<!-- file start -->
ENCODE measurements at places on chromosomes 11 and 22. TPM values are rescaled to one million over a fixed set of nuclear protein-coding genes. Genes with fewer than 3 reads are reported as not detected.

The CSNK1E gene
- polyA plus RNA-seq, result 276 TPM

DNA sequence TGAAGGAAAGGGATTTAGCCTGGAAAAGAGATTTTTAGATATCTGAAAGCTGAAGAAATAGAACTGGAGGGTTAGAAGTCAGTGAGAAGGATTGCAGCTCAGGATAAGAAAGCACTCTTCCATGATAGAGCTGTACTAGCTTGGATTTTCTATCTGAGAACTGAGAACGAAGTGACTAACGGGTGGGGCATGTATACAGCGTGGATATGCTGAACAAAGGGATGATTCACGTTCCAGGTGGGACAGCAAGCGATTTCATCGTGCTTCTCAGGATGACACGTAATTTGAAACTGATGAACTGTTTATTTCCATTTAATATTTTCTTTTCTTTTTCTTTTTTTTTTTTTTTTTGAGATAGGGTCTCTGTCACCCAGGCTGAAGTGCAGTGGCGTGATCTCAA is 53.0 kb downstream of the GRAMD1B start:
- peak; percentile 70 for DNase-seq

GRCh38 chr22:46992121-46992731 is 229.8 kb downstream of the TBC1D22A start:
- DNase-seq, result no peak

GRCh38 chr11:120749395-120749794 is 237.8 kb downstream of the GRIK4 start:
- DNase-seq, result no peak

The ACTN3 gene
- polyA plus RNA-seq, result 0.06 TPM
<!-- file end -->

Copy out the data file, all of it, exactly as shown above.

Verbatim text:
ENCODE measurements at places on chromosomes 11 and 22. TPM values are rescaled to one million over a fixed set of nuclear protein-coding genes. Genes with fewer than 3 reads are reported as not detected.

The CSNK1E gene
- polyA plus RNA-seq, result 276 TPM

DNA sequence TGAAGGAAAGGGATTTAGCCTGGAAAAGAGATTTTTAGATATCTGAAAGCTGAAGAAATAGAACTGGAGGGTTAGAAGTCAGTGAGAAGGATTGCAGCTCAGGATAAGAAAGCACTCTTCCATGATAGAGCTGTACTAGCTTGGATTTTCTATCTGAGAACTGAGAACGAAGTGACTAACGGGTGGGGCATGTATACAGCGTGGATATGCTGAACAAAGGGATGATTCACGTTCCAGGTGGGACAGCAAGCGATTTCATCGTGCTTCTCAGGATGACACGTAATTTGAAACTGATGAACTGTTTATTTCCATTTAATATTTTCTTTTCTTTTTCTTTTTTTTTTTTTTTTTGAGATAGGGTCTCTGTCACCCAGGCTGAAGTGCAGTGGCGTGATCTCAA is 53.0 kb downstream of the GRAMD1B start:
- peak; percentile 70 for DNase-seq

GRCh38 chr22:46992121-46992731 is 229.8 kb downstream of the TBC1D22A start:
- DNase-seq, result no peak

GRCh38 chr11:120749395-120749794 is 237.8 kb downstream of the GRIK4 start:
- DNase-seq, result no peak

The ACTN3 gene
- polyA plus RNA-seq, result 0.06 TPM